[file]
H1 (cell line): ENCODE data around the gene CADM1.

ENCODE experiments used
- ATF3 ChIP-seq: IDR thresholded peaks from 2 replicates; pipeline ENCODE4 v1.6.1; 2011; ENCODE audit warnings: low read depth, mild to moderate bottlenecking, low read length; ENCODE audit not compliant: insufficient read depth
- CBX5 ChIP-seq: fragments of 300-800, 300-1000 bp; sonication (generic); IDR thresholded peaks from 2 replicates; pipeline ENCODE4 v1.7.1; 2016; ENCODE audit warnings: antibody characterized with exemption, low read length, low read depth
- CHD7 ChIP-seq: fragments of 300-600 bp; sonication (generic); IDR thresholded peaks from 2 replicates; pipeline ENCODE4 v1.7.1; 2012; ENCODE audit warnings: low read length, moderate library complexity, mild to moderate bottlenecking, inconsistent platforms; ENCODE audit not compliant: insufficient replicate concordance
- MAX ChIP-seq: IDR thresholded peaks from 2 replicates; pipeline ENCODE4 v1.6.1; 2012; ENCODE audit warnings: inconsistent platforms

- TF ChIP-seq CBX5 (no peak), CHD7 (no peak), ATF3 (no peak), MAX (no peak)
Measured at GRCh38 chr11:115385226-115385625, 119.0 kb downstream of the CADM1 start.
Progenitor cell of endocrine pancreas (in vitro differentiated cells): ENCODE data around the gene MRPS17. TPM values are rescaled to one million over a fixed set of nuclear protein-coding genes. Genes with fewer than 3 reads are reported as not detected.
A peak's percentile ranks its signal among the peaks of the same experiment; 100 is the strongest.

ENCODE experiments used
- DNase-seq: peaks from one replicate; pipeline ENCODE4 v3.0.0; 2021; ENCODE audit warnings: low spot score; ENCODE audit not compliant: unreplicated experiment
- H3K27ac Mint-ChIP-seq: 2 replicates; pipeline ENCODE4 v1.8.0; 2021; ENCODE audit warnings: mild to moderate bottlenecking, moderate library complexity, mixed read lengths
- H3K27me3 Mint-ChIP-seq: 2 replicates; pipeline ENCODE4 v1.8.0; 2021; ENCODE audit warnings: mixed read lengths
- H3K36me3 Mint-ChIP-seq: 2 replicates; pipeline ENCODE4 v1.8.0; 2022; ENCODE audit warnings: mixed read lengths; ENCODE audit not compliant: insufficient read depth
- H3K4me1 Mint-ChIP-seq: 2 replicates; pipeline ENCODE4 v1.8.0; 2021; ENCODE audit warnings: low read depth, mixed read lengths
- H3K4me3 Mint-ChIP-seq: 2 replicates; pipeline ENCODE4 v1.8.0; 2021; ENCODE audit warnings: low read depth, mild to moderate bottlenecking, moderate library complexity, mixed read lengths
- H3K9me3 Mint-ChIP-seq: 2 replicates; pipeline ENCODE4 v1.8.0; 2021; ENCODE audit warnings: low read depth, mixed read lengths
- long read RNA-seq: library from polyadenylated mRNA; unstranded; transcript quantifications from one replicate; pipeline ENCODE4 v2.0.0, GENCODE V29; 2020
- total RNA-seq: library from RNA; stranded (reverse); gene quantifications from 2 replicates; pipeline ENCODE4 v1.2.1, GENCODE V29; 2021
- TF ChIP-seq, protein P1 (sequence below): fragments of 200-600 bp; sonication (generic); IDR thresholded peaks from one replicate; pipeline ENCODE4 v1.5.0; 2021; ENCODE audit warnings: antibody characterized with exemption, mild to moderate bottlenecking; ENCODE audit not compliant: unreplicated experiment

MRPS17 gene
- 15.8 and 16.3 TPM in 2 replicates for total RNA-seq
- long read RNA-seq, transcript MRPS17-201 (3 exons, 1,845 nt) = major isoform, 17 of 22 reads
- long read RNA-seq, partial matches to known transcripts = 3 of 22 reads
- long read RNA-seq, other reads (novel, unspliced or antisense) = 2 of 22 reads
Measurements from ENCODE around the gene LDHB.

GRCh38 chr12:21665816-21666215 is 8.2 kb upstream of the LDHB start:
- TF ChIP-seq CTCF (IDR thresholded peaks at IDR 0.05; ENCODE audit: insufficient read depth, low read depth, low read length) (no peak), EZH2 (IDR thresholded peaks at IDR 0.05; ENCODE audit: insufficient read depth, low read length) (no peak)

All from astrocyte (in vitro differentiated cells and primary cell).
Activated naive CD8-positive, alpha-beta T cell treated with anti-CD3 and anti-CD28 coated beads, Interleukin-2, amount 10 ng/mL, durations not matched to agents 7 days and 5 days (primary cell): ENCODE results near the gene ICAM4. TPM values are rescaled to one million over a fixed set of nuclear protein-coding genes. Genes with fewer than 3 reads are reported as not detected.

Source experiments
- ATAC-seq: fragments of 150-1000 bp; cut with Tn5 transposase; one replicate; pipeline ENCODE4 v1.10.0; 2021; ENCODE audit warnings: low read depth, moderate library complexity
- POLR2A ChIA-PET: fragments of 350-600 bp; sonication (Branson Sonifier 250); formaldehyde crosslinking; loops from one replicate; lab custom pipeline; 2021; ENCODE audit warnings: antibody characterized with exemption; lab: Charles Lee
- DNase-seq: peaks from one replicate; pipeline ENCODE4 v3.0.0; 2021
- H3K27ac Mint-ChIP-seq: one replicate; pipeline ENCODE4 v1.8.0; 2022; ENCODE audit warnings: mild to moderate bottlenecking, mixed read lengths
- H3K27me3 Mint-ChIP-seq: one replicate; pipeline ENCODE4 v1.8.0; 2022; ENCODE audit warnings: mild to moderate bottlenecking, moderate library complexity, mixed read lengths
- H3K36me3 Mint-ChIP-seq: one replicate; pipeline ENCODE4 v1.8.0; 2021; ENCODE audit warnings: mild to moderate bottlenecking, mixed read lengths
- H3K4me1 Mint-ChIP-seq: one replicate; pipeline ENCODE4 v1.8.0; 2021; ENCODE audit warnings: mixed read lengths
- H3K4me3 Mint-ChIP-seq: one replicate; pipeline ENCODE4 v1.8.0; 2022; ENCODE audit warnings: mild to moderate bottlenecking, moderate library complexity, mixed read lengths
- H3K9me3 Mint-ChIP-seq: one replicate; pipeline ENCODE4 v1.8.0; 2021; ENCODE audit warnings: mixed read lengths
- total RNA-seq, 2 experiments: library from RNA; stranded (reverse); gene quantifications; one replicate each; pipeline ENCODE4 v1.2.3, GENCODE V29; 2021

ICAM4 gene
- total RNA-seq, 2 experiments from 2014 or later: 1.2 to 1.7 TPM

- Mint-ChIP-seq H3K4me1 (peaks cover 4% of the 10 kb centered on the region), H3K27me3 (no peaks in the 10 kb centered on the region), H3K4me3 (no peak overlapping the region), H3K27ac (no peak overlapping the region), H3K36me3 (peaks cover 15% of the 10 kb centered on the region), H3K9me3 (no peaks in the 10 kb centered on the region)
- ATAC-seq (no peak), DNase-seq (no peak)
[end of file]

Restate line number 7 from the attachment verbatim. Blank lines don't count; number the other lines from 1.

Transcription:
- TF ChIP-seq CBX5 (no peak), CHD7 (no peak), ATF3 (no peak), MAX (no peak)